Hyaluronic acid-based nanocomposite hydrogels for ocular drug delivery applications
Widjaja, Leonardus Kresna
Chan, Paul Ng Poh Huat
Wong, Tina T. L.
Venkatraman, Subbu S.
Date of Issue2013
School of Materials Science and Engineering
Hyaluronic acid (HA) is a widely investigated biomaterial for many therapeutic applications owing to its unique properties of biocompatibility, biodegradation, and viscoelasticity. HA being a natural component of eye tissue with significant role in wound healing is a natural choice as a carrier for ocular drug delivery, provided the incorporated drugs are released in a sustained manner. However, localized sustained release of drugs inside eye has been difficult to achieve because of the inability to retain carriers for long periods in the eye. Using noncrosslinked (soluble) HA offers limited control over site retention of drugs. In order to obtain prolonged sustained delivery, two HA-based composite hydrogels incorporating nanocarriers, have been synthesized and characterized for swelling, rheology, degradation, and in vitro release of latanoprost, a drug used to reduce intraocular pressure. The HA is first chemically modified, mixed with drug-loaded liposomes, and then crosslinked to obtain nanocomposite hydrogels. In vitro release study shows longer sustained release of latanoprost from composite hydrogels as compared to liposomes or hydrogels alone indicating additional resistance to drug diffusion because of the incorporation of liposomes inside the hydrogels. It is believed that these nanocomposite hydrogels, with controlled degradation properties and sustained release, could serve as potential drug delivery systems for many ocular diseases.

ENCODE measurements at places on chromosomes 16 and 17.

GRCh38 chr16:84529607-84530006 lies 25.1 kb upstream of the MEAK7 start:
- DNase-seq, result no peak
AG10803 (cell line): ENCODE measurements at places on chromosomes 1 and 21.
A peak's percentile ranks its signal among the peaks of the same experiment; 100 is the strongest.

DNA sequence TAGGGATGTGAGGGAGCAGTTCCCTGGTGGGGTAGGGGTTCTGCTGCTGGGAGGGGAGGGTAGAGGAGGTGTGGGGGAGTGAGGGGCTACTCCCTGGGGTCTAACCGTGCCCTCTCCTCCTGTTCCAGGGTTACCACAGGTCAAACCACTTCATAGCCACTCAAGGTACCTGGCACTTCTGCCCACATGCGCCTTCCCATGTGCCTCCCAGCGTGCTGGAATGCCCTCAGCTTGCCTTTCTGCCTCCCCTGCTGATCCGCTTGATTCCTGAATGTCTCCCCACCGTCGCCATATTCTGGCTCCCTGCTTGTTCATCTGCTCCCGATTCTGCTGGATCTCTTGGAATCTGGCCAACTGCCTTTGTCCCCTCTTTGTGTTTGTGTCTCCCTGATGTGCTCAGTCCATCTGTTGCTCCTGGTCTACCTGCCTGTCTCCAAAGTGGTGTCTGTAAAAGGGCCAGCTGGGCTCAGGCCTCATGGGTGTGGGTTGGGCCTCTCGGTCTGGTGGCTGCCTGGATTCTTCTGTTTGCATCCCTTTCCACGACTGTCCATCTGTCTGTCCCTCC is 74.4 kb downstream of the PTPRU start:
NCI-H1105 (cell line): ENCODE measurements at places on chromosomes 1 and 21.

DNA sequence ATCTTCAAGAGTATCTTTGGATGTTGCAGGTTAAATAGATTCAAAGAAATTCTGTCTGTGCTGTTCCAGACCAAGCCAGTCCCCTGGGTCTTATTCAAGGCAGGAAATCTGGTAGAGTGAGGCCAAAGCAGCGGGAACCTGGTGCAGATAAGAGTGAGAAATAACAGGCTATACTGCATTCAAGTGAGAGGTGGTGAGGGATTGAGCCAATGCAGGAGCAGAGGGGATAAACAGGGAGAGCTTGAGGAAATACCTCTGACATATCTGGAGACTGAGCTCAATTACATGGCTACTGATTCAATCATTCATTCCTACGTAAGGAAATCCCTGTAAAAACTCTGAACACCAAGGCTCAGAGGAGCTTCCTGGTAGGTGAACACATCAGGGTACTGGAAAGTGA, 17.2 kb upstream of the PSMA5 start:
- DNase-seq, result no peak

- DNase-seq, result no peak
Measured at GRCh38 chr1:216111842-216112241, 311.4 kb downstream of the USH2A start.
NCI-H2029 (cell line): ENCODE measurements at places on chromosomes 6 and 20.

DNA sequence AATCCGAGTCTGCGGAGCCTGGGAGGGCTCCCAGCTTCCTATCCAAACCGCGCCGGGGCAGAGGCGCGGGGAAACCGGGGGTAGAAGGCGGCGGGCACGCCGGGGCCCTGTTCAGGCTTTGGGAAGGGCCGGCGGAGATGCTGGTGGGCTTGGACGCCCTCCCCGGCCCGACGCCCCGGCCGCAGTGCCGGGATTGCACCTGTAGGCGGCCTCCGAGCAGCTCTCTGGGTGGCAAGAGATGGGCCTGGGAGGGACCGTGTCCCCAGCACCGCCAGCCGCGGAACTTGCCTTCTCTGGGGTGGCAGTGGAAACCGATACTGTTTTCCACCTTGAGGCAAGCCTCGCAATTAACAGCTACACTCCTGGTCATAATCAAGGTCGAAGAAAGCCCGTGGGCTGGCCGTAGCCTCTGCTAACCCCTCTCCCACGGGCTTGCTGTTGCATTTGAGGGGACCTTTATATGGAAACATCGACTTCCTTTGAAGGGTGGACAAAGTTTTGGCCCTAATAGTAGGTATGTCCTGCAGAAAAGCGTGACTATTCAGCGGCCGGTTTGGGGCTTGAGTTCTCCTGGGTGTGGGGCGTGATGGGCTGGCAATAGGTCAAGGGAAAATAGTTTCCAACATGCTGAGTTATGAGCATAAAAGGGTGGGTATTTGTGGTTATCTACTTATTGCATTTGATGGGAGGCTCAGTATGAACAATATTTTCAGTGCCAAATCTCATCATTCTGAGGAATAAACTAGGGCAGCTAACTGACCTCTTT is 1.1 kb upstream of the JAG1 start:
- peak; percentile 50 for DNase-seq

Journal of biomedical materials research part A
© 2013 Wiley Periodicals, Inc.